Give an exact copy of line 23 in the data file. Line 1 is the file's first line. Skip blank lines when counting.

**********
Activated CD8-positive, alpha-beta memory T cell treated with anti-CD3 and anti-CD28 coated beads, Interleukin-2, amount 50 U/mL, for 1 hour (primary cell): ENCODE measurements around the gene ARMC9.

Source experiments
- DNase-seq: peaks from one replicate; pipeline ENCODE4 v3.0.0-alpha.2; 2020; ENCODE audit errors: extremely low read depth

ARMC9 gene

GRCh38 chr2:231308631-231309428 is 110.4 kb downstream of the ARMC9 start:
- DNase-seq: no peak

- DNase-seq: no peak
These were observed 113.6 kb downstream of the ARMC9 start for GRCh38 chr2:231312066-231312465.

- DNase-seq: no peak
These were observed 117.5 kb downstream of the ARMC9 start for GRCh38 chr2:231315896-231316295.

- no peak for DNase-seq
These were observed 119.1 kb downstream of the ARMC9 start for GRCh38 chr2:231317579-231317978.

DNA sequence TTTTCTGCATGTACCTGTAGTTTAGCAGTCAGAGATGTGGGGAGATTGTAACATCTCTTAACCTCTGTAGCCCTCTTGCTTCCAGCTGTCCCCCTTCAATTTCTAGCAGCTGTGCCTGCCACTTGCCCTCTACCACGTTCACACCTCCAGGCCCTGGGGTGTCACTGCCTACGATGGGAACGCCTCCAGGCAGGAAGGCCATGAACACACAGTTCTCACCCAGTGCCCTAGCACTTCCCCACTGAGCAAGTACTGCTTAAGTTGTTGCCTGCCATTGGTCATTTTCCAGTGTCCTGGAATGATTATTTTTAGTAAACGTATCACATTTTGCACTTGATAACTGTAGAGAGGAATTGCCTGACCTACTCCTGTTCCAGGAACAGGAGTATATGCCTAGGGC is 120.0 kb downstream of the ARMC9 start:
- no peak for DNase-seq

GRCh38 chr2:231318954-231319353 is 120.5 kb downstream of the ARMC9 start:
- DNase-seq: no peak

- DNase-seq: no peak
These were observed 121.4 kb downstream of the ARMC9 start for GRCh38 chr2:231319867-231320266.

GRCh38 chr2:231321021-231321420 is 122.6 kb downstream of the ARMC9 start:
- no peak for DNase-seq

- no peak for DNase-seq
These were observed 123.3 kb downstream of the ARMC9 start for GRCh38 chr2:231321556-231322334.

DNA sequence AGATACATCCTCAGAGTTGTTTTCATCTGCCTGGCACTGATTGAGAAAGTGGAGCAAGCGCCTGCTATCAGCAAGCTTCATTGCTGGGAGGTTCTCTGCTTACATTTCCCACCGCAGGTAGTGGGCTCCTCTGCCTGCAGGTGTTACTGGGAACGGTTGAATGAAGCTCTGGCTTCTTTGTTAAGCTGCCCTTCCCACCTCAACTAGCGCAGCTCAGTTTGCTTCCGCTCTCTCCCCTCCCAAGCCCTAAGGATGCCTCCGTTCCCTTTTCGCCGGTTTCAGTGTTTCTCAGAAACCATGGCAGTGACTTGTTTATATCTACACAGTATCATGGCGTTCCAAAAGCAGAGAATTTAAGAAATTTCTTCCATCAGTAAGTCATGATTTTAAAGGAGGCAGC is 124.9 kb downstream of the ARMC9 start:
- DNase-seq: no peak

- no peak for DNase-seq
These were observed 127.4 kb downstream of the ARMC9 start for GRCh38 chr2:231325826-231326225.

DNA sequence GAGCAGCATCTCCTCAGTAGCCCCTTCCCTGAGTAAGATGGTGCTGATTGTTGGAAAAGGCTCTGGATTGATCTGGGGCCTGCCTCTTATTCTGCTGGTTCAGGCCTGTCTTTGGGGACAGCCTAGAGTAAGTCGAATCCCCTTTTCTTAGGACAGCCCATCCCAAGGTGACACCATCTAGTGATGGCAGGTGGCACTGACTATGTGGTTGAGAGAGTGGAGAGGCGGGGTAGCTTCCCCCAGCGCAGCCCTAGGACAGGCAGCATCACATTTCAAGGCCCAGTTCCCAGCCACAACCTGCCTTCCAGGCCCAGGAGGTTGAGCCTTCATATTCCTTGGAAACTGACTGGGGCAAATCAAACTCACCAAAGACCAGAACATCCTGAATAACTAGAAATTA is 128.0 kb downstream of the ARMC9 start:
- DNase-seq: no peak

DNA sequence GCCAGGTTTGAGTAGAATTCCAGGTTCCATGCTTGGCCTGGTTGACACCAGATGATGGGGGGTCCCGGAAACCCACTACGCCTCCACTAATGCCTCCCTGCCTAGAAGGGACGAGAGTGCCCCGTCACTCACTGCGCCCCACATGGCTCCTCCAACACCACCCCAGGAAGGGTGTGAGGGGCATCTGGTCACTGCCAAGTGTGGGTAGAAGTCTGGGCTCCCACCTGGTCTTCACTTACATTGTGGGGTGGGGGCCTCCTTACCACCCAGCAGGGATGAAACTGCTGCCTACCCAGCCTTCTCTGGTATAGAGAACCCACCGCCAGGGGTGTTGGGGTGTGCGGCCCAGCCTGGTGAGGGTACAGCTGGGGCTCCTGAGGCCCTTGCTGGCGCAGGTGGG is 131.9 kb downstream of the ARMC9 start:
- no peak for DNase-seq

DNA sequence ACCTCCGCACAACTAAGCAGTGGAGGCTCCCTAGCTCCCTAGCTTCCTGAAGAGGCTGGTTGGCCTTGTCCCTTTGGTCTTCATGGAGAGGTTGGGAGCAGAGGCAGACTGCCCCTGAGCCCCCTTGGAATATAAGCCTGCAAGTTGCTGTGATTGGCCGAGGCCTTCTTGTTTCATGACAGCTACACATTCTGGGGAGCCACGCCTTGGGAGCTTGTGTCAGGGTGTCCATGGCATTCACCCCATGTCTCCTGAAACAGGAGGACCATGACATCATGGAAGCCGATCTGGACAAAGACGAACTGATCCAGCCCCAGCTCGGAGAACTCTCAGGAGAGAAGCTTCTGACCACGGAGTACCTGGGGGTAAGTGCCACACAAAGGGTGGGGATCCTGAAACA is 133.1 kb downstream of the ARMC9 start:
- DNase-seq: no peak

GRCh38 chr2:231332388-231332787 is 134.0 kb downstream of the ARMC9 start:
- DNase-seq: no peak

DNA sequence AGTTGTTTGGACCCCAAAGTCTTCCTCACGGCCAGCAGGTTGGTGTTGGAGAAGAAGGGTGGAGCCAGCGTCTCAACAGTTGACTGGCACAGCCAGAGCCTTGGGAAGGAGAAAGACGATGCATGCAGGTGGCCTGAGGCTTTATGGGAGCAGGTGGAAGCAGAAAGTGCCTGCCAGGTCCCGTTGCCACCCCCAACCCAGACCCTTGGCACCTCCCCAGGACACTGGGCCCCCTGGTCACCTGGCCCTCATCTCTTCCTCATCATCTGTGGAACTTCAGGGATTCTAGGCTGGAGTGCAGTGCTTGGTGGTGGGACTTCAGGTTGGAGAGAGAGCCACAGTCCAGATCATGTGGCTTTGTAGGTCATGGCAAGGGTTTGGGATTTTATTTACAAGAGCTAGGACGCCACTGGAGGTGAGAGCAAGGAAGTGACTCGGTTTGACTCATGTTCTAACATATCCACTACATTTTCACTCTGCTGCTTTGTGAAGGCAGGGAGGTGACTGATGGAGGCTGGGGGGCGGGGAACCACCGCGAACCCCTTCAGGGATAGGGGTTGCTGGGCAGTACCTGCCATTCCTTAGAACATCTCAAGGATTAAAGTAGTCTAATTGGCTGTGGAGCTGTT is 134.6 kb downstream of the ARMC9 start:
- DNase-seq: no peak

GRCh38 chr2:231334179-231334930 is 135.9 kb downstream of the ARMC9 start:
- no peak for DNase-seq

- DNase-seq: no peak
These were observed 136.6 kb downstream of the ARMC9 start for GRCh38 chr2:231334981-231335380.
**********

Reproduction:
DNA sequence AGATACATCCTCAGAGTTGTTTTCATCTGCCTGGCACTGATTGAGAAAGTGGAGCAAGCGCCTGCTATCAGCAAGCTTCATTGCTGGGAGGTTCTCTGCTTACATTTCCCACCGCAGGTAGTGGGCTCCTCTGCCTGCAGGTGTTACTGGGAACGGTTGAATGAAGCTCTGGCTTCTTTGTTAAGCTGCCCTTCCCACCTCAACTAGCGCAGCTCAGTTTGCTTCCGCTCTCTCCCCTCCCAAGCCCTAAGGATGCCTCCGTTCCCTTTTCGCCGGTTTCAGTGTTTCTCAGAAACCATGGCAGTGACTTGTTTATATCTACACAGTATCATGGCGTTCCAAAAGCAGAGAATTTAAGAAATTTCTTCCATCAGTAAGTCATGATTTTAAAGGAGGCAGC is 124.9 kb downstream of the ARMC9 start: